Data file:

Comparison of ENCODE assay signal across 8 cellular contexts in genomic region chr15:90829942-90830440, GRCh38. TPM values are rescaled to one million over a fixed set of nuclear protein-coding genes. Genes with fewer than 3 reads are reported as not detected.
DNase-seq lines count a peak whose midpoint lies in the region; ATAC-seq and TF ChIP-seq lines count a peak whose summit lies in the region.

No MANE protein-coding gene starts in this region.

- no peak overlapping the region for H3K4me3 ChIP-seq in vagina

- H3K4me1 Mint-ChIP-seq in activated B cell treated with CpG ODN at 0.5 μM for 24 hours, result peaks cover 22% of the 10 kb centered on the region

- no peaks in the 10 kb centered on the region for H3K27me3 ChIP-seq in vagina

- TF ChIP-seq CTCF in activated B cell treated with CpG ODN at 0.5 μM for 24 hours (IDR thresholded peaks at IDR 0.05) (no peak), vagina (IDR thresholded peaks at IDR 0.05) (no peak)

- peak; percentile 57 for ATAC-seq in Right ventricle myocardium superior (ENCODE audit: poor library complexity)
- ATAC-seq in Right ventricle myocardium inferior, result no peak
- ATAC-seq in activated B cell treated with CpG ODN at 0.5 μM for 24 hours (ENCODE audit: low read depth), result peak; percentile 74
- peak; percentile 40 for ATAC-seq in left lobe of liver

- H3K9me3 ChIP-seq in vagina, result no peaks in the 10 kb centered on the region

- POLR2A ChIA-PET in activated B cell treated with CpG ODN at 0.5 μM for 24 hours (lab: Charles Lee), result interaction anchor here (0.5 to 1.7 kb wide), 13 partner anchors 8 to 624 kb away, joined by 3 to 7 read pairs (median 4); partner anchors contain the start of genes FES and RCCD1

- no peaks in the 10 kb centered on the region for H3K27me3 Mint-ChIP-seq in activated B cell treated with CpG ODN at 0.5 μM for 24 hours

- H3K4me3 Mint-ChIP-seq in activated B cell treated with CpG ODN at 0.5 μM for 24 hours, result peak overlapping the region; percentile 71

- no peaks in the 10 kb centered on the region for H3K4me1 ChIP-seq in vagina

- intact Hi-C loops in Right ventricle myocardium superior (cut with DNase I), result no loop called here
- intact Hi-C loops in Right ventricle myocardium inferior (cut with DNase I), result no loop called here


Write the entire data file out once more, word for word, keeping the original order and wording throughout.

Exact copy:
Comparison of ENCODE assay signal across 8 cellular contexts in genomic region chr15:90829942-90830440, GRCh38. TPM values are rescaled to one million over a fixed set of nuclear protein-coding genes. Genes with fewer than 3 reads are reported as not detected.
DNase-seq lines count a peak whose midpoint lies in the region; ATAC-seq and TF ChIP-seq lines count a peak whose summit lies in the region.

No MANE protein-coding gene starts in this region.

- no peak overlapping the region for H3K4me3 ChIP-seq in vagina

- H3K4me1 Mint-ChIP-seq in activated B cell treated with CpG ODN at 0.5 μM for 24 hours, result peaks cover 22% of the 10 kb centered on the region

- no peaks in the 10 kb centered on the region for H3K27me3 ChIP-seq in vagina

- TF ChIP-seq CTCF in activated B cell treated with CpG ODN at 0.5 μM for 24 hours (IDR thresholded peaks at IDR 0.05) (no peak), vagina (IDR thresholded peaks at IDR 0.05) (no peak)

- peak; percentile 57 for ATAC-seq in Right ventricle myocardium superior (ENCODE audit: poor library complexity)
- ATAC-seq in Right ventricle myocardium inferior, result no peak
- ATAC-seq in activated B cell treated with CpG ODN at 0.5 μM for 24 hours (ENCODE audit: low read depth), result peak; percentile 74
- peak; percentile 40 for ATAC-seq in left lobe of liver

- H3K9me3 ChIP-seq in vagina, result no peaks in the 10 kb centered on the region

- POLR2A ChIA-PET in activated B cell treated with CpG ODN at 0.5 μM for 24 hours (lab: Charles Lee), result interaction anchor here (0.5 to 1.7 kb wide), 13 partner anchors 8 to 624 kb away, joined by 3 to 7 read pairs (median 4); partner anchors contain the start of genes FES and RCCD1

- no peaks in the 10 kb centered on the region for H3K27me3 Mint-ChIP-seq in activated B cell treated with CpG ODN at 0.5 μM for 24 hours

- H3K4me3 Mint-ChIP-seq in activated B cell treated with CpG ODN at 0.5 μM for 24 hours, result peak overlapping the region; percentile 71

- no peaks in the 10 kb centered on the region for H3K4me1 ChIP-seq in vagina

- intact Hi-C loops in Right ventricle myocardium superior (cut with DNase I), result no loop called here
- intact Hi-C loops in Right ventricle myocardium inferior (cut with DNase I), result no loop called here